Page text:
Commissioners' Report, of the Law of Besides this all-important question of Divorce, for the purpose of transferring the costs, the Chancery Commissioners are, as jurisdiction of dissolving the marriage tie we understand, pledged to make a report on from Parliament to a judicial tribunal, the rules and practice of taking Evidence. where the less wealthy may have relief as It appears that the recent alteration of exa- well as the rich. mining witnesses vivá voce, instead of writ- The subject of “Church Discipline,” it ten interrogatories, has been productive, in may be presumed, will be continued, though many cases, of a large increase both of ex- in an improved form of proceeding, in the pense and delay. The attendance on these Ecclesiastical Courts ;—wherein certain digexaminations by counsel and solicitors; the nitaries of the Church, assisted by some insufficient authority of the examiners to eminent lawyer as assessor, should preside. control the extent of the examination ; and This reform would then resemble the disthe insufficient number of the examiners, cipline of the Bar and the Attorneys. For have occasioned results that were altogether as complaints against members of the Bar, unexpected, and which demand a speedy with a view to their being disbarred, are remedy.
brought before the Benchers of the Inn of The means of improving the position of Court by whom they were called to the Bar ; the Attorneys,-of extending their influ- -and as the attorneys are amenable to the ence, and further securing their respecta- Judges of the several Courts by whom they bility,—will no doubt be well considered were admitted to practise,-so it seems just by the several societies in town and and expedient that the Bishops by whom country. It has been strangely inquired by the Clergy were ordained should sit in judgsome official personages whether, if the ment when any complaint is brought against attorneys and solicitors were as highly them. educated as the members of the Bar are or The very important subject of the Regisought to be, it would not follow that they tration of Titles may, perhaps, be brought would be entitled to a higher measure of before Parliament, but we think it can remuneration than they now receive. Un- scarcely be decided in the next Session. doubtedly this opens a topic for due consi. The Report of the Commissioners will proderation. Skill, learning, and experience bably be presented early in the Sessionare entitled to proportionate reward. but of this we have no certain information
But if we look at the clerical and medical and a Bill may be prepared, which, consiprofessions, although the humblest members dering the conflicting opinions on any form of of them are generally as well-grounded as registration, and particularly a metropolitan the highest in classical and mathematical at-registration, will necessarily be of slow protainments, they are certainly not equally gress. It may find its way into a Select rewarded for their educational eminence. Committee of one or other of the Houses Nor need it be apprehended that the prac. of Parliament, but we cannot anticipate titioners in the second branch of the Pro- that the measure will be carried in a single fession who may chance to be ripe scholars Session. as well as good lawyers, will ex necessitate Amongst other matters yet "looming in be entitled to claim larger fees than those the distance," we may notice the changes who are less gifted or possess few attain- contemplated in the Law of Merchants, ments beyond the essential knowledge of which have been indicated in the recent Retheir Profession.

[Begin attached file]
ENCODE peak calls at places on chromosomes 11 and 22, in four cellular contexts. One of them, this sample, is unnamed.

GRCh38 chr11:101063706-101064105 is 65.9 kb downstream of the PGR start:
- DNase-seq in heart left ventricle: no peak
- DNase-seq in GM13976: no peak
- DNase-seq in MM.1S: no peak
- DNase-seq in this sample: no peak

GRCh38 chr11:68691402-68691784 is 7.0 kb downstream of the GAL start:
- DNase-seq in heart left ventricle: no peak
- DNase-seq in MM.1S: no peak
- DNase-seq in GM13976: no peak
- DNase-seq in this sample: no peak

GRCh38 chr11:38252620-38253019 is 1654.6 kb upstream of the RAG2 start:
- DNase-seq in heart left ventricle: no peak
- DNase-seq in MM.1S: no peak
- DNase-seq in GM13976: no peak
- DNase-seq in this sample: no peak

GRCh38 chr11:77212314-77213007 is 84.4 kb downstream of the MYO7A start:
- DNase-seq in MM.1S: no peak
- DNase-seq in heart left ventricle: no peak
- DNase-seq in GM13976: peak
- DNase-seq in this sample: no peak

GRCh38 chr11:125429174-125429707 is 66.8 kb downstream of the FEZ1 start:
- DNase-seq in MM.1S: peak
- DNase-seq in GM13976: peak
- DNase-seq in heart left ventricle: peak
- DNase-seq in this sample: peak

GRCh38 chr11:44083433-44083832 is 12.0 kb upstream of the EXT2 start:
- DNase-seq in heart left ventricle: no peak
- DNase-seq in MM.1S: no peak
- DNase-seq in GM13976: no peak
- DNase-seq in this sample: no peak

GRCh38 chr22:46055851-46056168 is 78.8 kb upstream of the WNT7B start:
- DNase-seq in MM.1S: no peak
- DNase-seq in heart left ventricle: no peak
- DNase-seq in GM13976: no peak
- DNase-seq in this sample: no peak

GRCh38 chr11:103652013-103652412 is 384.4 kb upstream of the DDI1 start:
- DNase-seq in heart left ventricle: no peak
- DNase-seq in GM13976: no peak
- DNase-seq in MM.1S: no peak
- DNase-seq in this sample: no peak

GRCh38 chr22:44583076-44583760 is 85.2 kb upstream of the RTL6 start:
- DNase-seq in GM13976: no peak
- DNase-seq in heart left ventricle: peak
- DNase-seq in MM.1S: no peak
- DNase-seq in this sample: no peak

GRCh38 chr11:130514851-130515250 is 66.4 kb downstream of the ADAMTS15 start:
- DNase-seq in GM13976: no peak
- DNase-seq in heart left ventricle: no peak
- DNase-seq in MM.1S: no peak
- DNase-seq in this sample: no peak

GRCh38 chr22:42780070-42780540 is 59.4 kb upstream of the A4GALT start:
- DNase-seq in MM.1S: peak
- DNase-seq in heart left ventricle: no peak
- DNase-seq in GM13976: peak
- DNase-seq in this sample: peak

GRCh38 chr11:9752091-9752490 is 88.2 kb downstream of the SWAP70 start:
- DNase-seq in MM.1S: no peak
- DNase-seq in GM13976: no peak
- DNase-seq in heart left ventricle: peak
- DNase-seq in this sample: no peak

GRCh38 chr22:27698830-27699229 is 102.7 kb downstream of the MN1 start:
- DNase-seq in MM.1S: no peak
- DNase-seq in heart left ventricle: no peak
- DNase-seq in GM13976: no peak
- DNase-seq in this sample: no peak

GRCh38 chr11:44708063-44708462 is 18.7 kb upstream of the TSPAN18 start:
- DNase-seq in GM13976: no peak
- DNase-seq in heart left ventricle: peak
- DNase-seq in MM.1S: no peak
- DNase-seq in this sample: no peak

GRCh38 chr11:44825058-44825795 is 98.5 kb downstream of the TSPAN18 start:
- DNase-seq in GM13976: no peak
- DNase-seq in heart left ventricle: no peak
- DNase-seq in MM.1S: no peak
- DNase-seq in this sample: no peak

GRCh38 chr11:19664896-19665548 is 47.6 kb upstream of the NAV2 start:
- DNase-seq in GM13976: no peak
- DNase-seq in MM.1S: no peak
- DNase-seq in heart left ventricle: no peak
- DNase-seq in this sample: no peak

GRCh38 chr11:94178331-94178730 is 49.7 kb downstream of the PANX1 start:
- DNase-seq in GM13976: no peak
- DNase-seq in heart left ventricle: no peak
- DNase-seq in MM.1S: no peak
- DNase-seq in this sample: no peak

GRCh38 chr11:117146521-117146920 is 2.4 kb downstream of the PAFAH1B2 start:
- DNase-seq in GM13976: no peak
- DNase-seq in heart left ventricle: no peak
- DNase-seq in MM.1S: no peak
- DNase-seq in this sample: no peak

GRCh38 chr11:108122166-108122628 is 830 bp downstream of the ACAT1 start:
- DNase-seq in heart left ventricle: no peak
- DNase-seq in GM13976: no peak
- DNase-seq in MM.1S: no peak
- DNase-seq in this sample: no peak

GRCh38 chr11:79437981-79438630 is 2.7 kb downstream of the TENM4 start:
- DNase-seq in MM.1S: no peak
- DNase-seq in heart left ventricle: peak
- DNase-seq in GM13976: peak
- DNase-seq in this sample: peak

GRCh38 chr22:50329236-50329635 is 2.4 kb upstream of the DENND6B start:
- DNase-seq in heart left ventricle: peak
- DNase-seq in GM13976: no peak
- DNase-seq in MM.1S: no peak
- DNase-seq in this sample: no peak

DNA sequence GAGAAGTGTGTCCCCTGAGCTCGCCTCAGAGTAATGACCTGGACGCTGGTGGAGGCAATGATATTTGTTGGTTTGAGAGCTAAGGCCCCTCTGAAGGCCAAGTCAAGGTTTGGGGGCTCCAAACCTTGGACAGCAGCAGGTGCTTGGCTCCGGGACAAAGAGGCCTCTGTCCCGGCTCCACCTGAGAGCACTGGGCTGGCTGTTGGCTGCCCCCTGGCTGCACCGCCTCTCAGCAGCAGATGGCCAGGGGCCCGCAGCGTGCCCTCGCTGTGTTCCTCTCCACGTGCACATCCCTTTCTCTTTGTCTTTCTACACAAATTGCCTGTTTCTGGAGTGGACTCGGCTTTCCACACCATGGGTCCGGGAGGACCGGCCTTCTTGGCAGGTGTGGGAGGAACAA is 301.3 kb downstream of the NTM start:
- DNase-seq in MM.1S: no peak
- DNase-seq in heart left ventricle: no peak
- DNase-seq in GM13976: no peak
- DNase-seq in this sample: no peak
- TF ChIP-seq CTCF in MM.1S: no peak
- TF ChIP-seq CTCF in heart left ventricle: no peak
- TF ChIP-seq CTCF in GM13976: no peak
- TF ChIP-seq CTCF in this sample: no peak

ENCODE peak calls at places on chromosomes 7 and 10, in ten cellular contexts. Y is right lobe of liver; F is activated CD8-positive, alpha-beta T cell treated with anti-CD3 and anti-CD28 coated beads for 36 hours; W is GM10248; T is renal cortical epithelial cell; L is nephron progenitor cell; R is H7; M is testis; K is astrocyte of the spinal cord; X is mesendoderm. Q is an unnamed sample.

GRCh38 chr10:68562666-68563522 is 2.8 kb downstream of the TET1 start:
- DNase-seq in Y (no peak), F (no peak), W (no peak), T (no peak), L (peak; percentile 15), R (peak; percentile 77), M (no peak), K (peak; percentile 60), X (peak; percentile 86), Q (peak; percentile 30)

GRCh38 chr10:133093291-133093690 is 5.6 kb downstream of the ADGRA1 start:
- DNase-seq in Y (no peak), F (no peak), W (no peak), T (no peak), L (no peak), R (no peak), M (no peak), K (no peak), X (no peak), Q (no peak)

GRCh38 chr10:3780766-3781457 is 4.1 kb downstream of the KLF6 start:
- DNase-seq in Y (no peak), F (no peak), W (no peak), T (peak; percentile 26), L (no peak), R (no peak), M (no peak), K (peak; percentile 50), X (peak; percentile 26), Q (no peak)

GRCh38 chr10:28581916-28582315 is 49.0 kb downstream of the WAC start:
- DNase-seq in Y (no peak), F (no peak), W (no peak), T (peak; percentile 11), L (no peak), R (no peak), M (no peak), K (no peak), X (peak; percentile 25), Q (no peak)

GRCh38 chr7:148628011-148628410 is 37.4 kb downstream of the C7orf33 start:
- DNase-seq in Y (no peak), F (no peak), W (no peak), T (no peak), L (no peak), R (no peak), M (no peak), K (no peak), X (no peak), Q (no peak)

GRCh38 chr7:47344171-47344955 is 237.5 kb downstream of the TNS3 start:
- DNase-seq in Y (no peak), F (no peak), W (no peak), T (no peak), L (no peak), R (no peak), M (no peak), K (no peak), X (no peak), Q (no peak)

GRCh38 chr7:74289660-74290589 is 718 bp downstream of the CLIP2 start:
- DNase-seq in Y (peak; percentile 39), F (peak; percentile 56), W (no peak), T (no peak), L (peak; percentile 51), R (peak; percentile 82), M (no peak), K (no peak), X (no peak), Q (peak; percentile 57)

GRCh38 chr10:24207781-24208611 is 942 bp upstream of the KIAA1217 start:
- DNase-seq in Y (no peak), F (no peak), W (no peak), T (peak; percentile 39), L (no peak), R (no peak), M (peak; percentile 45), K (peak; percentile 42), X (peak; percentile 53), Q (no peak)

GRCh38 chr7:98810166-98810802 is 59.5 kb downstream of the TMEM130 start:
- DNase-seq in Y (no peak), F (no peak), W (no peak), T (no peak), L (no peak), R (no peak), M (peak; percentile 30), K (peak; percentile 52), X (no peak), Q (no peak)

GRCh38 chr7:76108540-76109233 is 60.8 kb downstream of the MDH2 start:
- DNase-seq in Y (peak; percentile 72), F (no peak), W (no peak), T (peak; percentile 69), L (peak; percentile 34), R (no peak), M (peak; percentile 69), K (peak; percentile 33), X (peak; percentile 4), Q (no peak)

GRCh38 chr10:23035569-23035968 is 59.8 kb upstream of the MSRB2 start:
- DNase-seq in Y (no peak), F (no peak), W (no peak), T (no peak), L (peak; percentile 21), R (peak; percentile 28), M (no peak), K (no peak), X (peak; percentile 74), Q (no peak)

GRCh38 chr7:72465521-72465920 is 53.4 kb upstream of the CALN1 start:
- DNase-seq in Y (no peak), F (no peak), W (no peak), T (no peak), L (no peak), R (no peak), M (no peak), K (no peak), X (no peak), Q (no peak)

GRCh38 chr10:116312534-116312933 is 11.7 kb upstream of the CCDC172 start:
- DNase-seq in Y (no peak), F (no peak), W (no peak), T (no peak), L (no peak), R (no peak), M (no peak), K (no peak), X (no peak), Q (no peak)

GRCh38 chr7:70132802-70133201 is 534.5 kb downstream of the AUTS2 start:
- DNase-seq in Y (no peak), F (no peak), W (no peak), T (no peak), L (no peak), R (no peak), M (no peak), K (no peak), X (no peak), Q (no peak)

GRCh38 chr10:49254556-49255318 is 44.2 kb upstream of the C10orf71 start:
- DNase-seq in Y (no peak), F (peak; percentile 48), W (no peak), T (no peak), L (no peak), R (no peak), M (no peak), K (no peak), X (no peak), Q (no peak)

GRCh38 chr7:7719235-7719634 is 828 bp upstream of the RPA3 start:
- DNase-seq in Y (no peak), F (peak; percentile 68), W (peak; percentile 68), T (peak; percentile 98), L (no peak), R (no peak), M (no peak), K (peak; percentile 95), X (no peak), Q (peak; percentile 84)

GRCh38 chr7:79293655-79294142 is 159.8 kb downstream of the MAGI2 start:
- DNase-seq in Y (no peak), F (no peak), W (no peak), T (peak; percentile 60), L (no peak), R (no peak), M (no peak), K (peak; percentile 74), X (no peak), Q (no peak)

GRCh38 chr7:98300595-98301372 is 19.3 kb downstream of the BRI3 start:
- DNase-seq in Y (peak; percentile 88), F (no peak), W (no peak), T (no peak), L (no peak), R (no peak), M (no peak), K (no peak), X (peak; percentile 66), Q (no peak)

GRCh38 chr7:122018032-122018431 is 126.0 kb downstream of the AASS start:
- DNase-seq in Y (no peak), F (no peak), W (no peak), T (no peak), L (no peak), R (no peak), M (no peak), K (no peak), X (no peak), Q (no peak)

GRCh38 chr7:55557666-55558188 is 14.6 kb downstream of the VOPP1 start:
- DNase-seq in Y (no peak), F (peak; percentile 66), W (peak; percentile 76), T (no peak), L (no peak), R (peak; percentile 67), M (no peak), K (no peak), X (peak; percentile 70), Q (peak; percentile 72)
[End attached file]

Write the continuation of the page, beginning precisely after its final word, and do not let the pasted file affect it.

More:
port of the Commissioners, already subThe consideration of the projected changes mitted to our readers. It will have been in the testamentary jurisdiction of the Ec- observed that in several respects the Comclesiastical Courts, will of course be re- missioners are in favour of an assimilation sumed in the next Session of Parliament. of the English and Irish Law to that of In all probability the able Committee of the Scotland, but in the majority of instances London Proctors will be prepared with a the English system is preferred, though on scheme for the reform of those Courts. some occasions it may be expedient to alter Whether it will be acceptable to the public, the Law on both sides of the Tweed. These or to Parliament, or to the practitioners in suggested alterations will not, we conceire, the Queen's Courts, remains to be seen. materially affect the practical lawyer, farther If the Ecclesiastical Courts are to be abo- than the extent of inconvenience, to which lished, ample compensation ought to be he may be subjected by the necessity of granted.
studying the change, not only as it may Connected with these Courts is the in- ' have been intended, but as it may more